Let a Hundred Black Industrialists Bloom

For some time now, the creation of a hundred black industrialists has been on the government’s agenda. It was discussed at the National Broad Based Black Economic Empowerment Summit in October 2013. Last month, the Deputy Minister of Trade Industry, Mzwandile Masina, announced that it was to be done in the next three years.


For some time now, the creation of a hundred black industrialists has been on the government’s agenda.  It was discussed at the National Broad Based Black Economic Empowerment Summit in October 2013.  Last month, the Deputy Minister of Trade Industry, Mzwandile Masina, announced that it was to be done in the next three years. 


Certainly, manufacturing needs a boost.  Setting each index at 100 on 2005, the progress made by 2013 was as follows:


GDP at market prices                              126.9

Value added in manufacturing                   115.8

Exports, excluding gold                            114.2

Imports                                                   146.4


Our neo-mercantilist Department of Trade and Industry frets constantly about the significant and increasingly negative balance of trade in manufacturing,[1] though a better bench mark would be value added at world (rather than domestic) prices.  At the moment, we have a large negative trade balance, at a time when the economy is growing slowly.  Faster growth would widen it.  So export-oriented manufacturing growth is what we need.


Will the hundred black industrialists help to get it?  That depends on government policy.  At present, policy has the following components:

Amend the Preferential Procurement Policy Framework Act (PPPFA)

This Act establishes that, for large contracts, ninety per cent of government tender scoring should depend on price and ten per cent on opportunities for the historically disadvantaged.  The balance shifts to eighty and twenty for small contracts.  The desired amendment would lower the weight on price and increase it for black economic empowerment.  The Treasury has been resisting change on the good grounds that it will exert upward pressure on the prices the government must pay for goods and services, with adverse consequences for the beneficiaries of public expenditure.  Proponents of this change want it applied to our (struggling) state owned enterprises as well.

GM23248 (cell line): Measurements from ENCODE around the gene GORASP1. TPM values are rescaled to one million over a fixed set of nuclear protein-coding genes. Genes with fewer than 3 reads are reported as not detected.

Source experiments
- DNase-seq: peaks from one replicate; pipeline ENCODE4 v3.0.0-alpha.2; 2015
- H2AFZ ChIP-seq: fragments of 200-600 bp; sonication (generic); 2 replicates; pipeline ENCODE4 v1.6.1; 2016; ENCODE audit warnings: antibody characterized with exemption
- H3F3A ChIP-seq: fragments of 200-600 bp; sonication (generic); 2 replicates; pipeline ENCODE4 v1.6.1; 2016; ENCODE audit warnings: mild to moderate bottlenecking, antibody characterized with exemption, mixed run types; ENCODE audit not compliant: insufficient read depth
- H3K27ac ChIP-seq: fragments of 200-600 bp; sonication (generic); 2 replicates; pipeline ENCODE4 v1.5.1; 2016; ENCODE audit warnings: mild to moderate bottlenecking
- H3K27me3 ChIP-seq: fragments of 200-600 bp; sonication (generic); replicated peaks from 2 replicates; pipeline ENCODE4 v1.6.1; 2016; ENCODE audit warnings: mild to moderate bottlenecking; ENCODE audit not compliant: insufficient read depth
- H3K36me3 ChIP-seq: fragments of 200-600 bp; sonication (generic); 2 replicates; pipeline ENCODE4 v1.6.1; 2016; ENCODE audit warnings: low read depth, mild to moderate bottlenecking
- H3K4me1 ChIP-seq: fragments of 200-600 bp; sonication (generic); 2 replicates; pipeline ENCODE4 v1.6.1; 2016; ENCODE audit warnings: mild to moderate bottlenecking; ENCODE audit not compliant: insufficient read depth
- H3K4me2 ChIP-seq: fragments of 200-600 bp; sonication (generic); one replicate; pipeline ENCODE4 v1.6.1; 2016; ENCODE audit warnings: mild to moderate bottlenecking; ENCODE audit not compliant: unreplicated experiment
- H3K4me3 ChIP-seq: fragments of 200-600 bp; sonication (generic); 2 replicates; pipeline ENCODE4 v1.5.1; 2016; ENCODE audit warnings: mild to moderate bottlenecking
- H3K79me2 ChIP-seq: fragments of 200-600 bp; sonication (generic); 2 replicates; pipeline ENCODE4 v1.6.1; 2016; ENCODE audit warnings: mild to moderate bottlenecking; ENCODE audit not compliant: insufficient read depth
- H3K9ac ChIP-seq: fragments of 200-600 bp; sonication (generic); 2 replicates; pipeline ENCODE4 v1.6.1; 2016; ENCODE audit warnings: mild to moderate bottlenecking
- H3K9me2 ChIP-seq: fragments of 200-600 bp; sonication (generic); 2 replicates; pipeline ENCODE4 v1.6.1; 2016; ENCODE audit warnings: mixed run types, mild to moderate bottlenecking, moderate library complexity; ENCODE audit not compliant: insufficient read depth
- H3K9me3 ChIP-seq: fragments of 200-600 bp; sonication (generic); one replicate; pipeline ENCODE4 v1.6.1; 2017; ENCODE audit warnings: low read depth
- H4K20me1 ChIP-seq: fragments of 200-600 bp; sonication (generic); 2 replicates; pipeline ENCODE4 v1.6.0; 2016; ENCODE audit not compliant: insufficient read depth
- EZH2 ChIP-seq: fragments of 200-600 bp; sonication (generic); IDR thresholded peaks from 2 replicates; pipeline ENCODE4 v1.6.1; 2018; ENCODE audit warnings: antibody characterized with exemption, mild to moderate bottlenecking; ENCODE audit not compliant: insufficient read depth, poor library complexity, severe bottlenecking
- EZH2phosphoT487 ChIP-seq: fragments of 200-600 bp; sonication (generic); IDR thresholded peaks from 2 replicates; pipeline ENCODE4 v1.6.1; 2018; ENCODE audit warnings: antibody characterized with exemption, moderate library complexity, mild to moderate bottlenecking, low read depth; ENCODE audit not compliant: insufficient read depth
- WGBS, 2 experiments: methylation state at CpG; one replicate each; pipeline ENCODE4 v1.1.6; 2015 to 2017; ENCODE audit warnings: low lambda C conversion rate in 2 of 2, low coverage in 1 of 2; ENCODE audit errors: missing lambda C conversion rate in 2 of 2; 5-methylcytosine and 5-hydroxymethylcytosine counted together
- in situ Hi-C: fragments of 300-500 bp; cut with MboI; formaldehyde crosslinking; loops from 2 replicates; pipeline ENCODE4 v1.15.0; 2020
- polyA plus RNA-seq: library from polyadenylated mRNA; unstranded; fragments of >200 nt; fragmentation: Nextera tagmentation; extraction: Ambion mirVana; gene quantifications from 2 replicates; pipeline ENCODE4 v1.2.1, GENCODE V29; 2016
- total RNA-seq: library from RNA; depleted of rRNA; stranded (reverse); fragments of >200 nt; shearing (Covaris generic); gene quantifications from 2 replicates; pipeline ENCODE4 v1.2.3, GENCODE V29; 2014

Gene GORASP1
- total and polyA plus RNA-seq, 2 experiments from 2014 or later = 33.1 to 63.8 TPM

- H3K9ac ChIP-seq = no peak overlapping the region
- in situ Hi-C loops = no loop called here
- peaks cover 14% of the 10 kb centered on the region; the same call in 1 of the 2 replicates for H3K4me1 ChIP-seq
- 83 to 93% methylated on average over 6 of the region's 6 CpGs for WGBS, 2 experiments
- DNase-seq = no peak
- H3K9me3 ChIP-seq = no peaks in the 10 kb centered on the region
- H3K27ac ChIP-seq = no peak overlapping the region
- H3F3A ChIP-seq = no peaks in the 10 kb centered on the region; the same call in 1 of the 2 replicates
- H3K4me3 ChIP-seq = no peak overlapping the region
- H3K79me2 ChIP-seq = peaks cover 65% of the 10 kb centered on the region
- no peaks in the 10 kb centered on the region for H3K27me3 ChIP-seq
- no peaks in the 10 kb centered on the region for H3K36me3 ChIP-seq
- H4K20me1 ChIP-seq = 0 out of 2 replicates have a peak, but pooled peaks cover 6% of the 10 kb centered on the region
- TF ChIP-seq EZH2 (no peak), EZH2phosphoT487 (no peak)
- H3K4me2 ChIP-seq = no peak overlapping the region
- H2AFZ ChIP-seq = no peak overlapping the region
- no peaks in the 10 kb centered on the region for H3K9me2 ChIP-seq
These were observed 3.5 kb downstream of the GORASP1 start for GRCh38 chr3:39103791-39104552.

Increase the local content of goods and services purchased       


Regulations were passed in 2011 to empower the Department of Trade and Industry to impose local content requirements in particular sectors of the economy if producers wish to sell to the government.  Eight sectors have been designated and more are to come.  Furthermore, the government may, for specific tenders in other sectors, impose a local content requirement.  The South African Bureau of Standards has specified how local content is measured and will, for a fee, verify the level of local content in goods and services for producers who want to tender for government contracts.  A target figure of 75% local content for all government procurement, to be achieved over the next five years, has been announced by the Deputy Minister. 

This flies in the face of a general principle in the World Trade Organization’s Revised Agreement on Government Procurement that measures regarding government procurement should not be prepared, adopted or applied so as to afford protection to domestic suppliers, goods or services.  True, South Africa has not acceded to the Agreement.  True also, there are some exceptions for developing countries, but they are circumscribed especially for upper middle income countries, such as South Africa.  But these measures impede the freer trade that the WTO works towards.  And they put up costs, by constraining production choices.